Americans love burgers. This is indisputable, experts say. The simple protein patty in a bun is firmly imprinted on the nation’s culinary DNA.

Some data indicates we eat at least one burger a week. During a one-month period a year ago, more than 60 percent of consumers visited a quick-service burger restaurant at least once, while 30 percent sought out a fast-casual one, according to market research firm Mintel.

The ongoing passion between Americans and burgers of all shapes and sizes has given operators an opportunity to experiment and create premium options, Mintel notes, resulting in a wide range of burgers with various types of beef and other protein choices.

“A big part of burgers’ popularity is their familiarity,” says Caleb Bryant, foodservice analyst at Mintel in Chicago. “Most everyone kind of grew up eating burgers, so trying different types of proteins in a burger format takes away some of the mystery.”

Beef remains by far the most popular type of burger, but the descriptors—including Angus, grass-fed, and natural—are expanding. At the same time, more burgers are being made with poultry, seafood, and vegetables.

“Burgers are one of the best platforms for consumers to try new things,” Bryant says. “If you just want a simple cheeseburger, there are plenty of choices, and if you are a bit more adventuresome, burgers are an easy way to try new flavors.”

An operator like Austin, Texas–based Hopdoddy Burger Bar features a range of burger proteins, including three types of beef, plus chicken, turkey, tuna, and vegetarian. It also has had other varieties as specials, including lamb, venison, and antelope.

“You name it, we’ve probably ground it,” says Larry Perdido, cofounder and chef. “For us, burgers go well beyond beef.”

For many burger aficionados, particularly Millennials, a narrative is important.

“They want food with a story, and they want that story to make them feel good about what they are eating,” says Tom Ryan, founder of Denver-based Smashburger, which uses ground Angus beef for its patties that are smashed on the grill with a paddle.

There are three key differentiations in the beef used in burgers, says Meghan Pusey, senior director of integrated communications with the National Cattlemen’s Beef Association: the cattle’s diet, breed, and quality grade.

“The diet can be everything from the type of pasture grass in a particular region to whether the cattle is finished with grass or grain and the kind of grain,” she says. “There’s breed, like Angus or Wagyu, and finally the [U.S. Department of Agriculture (usda)] grading.” Post-harvest actions, like wet or dry aging, can improve tenderness and taste.

All cattle graze in pastures for the majority of their development. While most have a grain diet during the 90–120 days before going to market, a growing number feed on grass entirely, referenced in terms like “grass-fed” and “grass-finished.”

Some marketing terms can be confusing, Pusey says, but others are specific, like “certified organic” for cattle meeting USDA organic program standards, and “naturally raised,” meaning never receiving hormones or antibiotics nor fed animal byproducts.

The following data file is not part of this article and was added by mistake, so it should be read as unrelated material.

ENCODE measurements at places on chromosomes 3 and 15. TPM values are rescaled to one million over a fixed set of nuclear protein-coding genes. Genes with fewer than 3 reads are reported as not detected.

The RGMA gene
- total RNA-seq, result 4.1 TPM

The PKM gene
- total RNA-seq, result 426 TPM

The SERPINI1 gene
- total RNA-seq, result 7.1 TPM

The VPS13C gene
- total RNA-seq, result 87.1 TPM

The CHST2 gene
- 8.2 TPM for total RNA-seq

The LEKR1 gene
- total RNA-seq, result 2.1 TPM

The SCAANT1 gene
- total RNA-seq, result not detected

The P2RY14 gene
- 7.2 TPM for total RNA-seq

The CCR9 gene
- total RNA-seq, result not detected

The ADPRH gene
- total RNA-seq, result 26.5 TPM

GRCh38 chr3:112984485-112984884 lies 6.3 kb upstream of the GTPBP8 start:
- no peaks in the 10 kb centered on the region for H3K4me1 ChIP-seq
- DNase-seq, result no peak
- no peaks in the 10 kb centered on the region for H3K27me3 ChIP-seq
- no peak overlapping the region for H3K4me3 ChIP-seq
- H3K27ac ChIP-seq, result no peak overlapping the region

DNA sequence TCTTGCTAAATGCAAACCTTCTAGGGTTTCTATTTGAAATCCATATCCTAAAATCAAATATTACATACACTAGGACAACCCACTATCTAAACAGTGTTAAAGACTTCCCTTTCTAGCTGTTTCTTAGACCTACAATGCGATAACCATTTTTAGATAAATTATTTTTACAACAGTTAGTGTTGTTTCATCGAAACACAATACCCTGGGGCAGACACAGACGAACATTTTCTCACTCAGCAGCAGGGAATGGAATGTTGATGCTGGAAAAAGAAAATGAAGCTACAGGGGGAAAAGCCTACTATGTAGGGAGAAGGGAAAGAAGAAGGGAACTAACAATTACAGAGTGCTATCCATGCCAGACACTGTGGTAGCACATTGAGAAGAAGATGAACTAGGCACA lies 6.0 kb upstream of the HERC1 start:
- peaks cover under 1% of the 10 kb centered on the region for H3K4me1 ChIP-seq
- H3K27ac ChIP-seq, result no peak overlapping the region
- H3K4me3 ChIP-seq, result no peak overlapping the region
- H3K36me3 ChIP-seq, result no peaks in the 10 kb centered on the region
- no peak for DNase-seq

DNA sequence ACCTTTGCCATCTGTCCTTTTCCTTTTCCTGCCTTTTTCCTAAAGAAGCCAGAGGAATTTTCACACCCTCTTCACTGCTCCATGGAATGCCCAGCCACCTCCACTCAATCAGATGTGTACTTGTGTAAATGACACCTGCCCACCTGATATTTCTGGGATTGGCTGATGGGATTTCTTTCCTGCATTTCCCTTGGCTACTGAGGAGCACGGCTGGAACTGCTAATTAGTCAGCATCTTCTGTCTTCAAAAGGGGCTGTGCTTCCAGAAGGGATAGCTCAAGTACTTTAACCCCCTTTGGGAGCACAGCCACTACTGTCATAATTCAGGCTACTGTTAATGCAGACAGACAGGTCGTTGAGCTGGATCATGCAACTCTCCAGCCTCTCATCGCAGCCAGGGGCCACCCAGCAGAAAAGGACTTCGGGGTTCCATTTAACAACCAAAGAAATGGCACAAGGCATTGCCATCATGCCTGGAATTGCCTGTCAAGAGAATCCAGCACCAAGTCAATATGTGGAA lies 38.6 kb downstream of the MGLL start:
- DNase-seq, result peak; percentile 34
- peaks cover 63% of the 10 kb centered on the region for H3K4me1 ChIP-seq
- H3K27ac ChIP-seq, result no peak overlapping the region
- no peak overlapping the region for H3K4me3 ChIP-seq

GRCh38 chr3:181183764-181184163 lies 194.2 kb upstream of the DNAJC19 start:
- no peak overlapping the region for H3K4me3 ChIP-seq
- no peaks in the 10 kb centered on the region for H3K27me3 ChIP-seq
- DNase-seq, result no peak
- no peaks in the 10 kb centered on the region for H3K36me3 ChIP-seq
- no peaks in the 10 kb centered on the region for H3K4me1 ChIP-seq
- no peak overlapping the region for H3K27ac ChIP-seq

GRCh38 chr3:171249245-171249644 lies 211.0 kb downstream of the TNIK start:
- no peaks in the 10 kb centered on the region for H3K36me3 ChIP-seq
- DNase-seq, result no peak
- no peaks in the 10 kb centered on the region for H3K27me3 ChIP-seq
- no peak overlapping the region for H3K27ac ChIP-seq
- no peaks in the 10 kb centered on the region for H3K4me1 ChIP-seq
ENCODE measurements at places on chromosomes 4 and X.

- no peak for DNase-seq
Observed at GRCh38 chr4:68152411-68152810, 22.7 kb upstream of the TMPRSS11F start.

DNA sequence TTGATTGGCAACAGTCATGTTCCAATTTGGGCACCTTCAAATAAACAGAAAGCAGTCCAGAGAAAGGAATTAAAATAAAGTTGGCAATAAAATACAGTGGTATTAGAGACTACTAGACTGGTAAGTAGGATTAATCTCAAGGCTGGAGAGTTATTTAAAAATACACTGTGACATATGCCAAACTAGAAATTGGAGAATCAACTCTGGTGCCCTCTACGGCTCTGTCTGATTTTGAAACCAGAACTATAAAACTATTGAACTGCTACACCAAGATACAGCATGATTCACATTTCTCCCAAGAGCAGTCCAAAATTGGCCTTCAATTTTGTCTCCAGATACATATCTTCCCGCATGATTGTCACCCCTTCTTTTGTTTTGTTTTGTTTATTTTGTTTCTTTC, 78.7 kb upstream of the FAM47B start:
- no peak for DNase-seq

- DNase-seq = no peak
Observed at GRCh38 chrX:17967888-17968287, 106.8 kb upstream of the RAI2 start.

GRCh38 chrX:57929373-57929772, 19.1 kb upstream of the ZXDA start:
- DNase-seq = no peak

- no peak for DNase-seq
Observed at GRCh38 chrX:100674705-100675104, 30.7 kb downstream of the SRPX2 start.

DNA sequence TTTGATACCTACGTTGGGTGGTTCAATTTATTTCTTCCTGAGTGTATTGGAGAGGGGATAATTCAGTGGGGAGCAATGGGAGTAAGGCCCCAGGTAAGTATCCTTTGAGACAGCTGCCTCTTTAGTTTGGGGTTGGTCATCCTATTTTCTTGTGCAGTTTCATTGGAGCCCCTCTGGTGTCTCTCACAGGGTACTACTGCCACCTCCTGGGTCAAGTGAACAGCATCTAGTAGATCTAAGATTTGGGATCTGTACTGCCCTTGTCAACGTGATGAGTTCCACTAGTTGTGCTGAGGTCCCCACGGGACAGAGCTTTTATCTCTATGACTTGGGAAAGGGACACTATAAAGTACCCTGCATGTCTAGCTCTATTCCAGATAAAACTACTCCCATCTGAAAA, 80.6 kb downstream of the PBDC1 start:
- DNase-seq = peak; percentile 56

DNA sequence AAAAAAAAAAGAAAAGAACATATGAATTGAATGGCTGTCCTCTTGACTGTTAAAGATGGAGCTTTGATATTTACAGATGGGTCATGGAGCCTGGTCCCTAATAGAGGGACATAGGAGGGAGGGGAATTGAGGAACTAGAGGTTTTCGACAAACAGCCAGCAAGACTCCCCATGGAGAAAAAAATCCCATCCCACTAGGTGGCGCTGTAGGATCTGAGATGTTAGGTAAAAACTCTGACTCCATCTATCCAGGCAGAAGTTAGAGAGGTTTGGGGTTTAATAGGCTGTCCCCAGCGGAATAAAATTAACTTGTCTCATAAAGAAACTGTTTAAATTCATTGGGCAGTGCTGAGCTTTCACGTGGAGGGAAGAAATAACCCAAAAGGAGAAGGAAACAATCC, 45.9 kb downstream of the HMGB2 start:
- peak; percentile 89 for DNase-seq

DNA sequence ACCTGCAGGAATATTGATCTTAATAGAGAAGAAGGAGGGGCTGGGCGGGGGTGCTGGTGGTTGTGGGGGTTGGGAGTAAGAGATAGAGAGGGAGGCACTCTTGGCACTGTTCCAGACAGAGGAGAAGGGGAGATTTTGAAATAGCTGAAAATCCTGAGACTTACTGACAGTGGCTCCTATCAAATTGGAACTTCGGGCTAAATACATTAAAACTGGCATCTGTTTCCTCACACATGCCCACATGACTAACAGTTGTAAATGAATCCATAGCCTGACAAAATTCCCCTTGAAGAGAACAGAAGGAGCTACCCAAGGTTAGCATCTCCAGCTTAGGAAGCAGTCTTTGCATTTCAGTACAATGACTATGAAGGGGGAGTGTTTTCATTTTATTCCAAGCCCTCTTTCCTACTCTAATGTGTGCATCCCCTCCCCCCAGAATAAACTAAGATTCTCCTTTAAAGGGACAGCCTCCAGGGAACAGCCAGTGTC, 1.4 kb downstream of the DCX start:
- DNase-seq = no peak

The difference between frozen and fresh is easily understood. The idea of using fresh ground beef has been a Wendy’s hallmark since the late founder Dave Thomas grilled his first hamburger on a flat-top griddle in Columbus, Ohio, more than 46 years ago.

“His belief was you get a cleaner beef flavor when it’s fresh,” says Lori Estrada, Wendy’s senior vice president of research and development. “The texture is a lot more tender and juicy. Freezing beef changes it chemically.” She says freezing gives it a warmed-over flavor.

At Habit Burger, beef patties are cooked over an open flame with high heat, creating a burger with a charred flavor and texture to go with a powerful image of food being prepared to order.

The Habit burger “is a blend of aged trim for more flavor,” says Adam Baird, vice president of food and beverage for the Irvine, California–based company. “We season quite liberally with a blend of salt, pepper, garlic, and other spices.”

Open-flame cooking creates a unique burger taste like you would have at home on a backyard grill. “The flame underneath really gives a nice caramelization,” Baird says.

Carl’s Jr. and Hardee’s offer three types of beef burgers cooked in flame broilers. In addition to regular ground beef burgers, the sister chains offer Angus beef burgers and natural, grass-fed beef patties that have a slightly earthier flavor, a spokesman says.

The burger at Smashburger is a specific mix of certified Angus.

“Our goal was to develop a juicy, delicious burger that you can taste in every bite,” Ryan says. “We tried everything from meat from a tube to Kobe and everything in between.”

The process began during a blind taste test of more than 300 different mixes that were whittled down to a final four, all of which, it turns out, were certified Angus. “So we started with a flavor and ended up with an adjective: Angus,” he says, pointing out that it wasn’t the other way around.

At Hopdoddy, Angus beef is in most of its burgers, but there’s also a burger using grass-fed beef and another with certified Texas Akaushi beef, a breed of Wagyu.

“Akaushi cattle have a high-grain diet, and there’s much more marbling (intramuscular fat) than conventional beef, so the burger is more like eating a real good Wagyu steak,” Perdido says. “Cooked medium-rare, it is outrageously good.”

The certified Angus at Tampa, Florida–based Burger 21 is a proprietary blend ground by a supplier and pressed into shape in-house.